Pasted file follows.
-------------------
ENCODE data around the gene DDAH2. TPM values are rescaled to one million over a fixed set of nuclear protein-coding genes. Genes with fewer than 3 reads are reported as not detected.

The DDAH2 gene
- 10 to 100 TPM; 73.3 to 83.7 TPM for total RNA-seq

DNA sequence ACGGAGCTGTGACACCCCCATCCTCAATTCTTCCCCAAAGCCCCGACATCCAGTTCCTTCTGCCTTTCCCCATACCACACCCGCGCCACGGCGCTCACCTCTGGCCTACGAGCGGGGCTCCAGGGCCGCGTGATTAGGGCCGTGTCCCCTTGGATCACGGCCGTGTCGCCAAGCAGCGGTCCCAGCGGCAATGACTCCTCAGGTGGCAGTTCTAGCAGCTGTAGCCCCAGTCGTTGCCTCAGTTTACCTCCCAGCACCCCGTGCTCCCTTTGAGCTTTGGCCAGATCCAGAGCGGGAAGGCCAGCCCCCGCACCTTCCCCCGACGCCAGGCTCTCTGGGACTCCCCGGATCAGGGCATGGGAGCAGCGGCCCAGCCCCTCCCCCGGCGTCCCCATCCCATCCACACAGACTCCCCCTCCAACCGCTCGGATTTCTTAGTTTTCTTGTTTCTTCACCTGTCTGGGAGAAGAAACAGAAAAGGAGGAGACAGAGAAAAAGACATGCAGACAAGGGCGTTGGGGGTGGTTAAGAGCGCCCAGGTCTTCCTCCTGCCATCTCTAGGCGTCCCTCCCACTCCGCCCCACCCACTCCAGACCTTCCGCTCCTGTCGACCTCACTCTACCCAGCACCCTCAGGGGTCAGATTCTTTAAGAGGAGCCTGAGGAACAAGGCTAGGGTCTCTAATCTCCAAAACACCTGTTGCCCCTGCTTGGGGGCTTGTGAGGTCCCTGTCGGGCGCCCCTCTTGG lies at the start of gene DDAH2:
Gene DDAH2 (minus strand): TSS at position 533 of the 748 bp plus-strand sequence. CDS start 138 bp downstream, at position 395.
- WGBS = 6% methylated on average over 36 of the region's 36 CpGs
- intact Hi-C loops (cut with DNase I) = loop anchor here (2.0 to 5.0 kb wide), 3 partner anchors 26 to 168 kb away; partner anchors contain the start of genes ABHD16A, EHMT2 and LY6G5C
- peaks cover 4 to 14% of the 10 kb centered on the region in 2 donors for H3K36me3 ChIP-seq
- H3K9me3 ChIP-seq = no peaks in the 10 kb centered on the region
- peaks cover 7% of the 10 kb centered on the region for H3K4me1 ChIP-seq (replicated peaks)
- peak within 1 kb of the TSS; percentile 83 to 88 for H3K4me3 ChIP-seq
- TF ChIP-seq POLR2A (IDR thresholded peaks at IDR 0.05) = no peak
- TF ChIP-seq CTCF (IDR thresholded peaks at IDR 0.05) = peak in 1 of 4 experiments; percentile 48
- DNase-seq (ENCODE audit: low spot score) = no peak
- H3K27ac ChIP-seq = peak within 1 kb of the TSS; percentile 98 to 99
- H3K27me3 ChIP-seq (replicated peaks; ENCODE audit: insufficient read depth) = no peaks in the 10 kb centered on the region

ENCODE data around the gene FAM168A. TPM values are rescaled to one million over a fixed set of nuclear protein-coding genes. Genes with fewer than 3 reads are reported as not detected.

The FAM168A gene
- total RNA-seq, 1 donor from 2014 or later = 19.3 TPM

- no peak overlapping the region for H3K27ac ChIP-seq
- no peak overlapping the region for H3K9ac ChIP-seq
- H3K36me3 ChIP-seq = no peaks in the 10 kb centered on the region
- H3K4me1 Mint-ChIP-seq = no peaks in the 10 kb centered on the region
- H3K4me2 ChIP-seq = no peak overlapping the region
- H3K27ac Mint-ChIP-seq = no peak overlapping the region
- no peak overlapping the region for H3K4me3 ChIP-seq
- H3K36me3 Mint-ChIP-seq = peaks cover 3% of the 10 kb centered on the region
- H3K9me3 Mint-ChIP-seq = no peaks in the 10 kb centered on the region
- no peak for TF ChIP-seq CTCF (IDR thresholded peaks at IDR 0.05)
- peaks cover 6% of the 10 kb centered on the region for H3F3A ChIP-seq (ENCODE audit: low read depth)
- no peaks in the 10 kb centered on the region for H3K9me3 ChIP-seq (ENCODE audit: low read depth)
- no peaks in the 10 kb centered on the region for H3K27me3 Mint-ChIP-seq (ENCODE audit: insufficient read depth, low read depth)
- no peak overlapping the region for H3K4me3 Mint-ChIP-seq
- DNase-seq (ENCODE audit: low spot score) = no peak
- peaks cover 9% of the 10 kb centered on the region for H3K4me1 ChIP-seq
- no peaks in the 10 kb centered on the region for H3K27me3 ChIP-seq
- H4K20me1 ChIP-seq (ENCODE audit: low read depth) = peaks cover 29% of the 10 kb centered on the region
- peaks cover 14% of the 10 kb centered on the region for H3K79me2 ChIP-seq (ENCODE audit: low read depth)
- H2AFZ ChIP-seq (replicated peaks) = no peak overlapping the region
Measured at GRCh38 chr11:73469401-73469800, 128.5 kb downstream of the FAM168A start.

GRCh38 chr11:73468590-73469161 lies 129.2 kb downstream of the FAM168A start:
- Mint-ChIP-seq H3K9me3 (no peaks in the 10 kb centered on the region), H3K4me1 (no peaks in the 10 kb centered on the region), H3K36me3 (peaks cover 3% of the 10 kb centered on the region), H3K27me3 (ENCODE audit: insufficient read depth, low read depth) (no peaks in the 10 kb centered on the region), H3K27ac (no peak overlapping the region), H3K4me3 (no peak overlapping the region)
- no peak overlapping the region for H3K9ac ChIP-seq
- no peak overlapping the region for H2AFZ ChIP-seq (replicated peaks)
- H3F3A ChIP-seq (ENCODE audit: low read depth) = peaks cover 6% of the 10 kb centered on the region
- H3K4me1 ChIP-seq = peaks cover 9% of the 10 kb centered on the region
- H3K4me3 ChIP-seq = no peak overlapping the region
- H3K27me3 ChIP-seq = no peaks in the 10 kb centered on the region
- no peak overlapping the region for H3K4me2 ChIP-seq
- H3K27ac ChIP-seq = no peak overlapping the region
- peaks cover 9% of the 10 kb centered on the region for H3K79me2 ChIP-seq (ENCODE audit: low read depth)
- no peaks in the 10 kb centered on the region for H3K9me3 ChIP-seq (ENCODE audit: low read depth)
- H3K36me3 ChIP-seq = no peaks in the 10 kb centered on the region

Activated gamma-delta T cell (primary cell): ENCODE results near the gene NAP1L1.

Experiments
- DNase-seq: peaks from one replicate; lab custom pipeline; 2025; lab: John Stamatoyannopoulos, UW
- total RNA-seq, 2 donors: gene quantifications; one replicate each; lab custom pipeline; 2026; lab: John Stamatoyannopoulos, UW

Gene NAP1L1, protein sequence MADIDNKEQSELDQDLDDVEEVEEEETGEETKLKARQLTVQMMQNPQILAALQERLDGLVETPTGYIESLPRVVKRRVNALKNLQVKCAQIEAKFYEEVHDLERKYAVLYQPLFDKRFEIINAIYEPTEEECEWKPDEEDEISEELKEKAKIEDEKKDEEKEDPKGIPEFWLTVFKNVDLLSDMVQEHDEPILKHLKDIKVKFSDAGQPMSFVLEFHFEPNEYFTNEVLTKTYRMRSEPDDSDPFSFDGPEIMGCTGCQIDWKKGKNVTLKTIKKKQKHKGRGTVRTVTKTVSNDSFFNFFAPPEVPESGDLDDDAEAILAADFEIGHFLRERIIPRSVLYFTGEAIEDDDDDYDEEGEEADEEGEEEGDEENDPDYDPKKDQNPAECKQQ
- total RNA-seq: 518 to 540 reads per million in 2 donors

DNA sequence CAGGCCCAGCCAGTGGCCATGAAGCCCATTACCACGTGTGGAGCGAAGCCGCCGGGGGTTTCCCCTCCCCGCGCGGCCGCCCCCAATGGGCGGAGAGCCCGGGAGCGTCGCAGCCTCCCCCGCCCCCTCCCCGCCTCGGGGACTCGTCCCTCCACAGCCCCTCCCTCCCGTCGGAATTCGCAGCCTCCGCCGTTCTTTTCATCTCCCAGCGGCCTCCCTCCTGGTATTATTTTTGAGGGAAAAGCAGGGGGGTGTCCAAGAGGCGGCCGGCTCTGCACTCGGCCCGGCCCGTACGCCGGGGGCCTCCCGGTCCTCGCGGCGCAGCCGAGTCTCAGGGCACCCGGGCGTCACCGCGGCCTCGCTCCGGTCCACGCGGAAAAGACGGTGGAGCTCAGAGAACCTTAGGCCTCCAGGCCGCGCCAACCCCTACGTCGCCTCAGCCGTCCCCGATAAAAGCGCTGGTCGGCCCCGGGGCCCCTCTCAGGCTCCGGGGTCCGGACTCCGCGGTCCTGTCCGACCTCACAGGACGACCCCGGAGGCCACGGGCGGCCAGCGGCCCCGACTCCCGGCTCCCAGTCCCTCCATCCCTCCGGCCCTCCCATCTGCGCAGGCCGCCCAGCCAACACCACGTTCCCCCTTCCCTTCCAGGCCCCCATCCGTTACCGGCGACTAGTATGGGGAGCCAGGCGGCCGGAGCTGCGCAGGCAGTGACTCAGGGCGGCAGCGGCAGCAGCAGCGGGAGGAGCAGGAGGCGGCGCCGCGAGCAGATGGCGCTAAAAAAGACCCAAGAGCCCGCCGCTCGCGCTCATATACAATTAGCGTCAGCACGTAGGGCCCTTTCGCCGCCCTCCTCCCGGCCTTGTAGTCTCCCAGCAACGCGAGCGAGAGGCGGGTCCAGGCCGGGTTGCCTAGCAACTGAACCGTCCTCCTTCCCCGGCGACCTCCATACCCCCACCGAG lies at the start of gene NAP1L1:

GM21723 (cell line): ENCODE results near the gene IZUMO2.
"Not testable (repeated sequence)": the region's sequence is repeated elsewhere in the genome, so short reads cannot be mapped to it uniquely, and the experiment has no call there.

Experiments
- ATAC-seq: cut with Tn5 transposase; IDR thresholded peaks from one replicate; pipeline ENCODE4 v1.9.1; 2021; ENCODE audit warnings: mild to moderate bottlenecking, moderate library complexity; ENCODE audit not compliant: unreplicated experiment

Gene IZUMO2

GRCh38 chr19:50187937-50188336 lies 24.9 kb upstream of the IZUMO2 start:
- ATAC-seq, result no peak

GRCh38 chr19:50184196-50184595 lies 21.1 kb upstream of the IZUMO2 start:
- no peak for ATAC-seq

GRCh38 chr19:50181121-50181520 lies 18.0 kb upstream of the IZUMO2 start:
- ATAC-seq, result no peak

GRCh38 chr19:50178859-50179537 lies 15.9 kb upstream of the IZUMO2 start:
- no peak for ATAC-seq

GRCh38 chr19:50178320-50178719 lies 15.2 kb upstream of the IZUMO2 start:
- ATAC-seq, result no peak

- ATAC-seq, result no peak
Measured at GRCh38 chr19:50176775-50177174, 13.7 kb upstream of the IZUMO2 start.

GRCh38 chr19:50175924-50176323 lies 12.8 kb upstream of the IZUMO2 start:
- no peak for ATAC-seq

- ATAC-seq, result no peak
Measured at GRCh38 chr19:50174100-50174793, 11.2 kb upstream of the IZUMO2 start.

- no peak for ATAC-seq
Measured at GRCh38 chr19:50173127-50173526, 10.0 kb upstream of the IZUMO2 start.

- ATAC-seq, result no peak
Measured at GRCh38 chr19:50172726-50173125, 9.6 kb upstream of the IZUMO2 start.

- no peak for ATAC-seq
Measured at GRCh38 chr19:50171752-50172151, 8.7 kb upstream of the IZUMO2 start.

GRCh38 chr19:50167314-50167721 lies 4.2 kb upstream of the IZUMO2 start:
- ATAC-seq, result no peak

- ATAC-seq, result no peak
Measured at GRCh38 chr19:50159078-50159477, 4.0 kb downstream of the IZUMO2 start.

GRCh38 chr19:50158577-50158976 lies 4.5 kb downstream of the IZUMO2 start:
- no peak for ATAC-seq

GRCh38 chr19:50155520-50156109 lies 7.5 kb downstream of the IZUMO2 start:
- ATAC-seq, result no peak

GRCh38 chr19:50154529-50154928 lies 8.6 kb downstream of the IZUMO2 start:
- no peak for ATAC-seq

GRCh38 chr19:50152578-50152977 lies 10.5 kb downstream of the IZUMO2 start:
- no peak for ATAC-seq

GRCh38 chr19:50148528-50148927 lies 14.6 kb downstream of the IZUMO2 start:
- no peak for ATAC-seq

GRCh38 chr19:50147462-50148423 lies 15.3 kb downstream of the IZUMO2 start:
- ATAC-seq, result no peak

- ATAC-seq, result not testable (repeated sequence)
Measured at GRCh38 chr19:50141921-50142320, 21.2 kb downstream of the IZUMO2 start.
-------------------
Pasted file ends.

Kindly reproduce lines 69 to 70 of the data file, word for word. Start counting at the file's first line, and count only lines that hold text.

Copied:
- no peak for ATAC-seq

GRCh38 chr19:50181121-50181520 lies 18.0 kb upstream of the IZUMO2 start: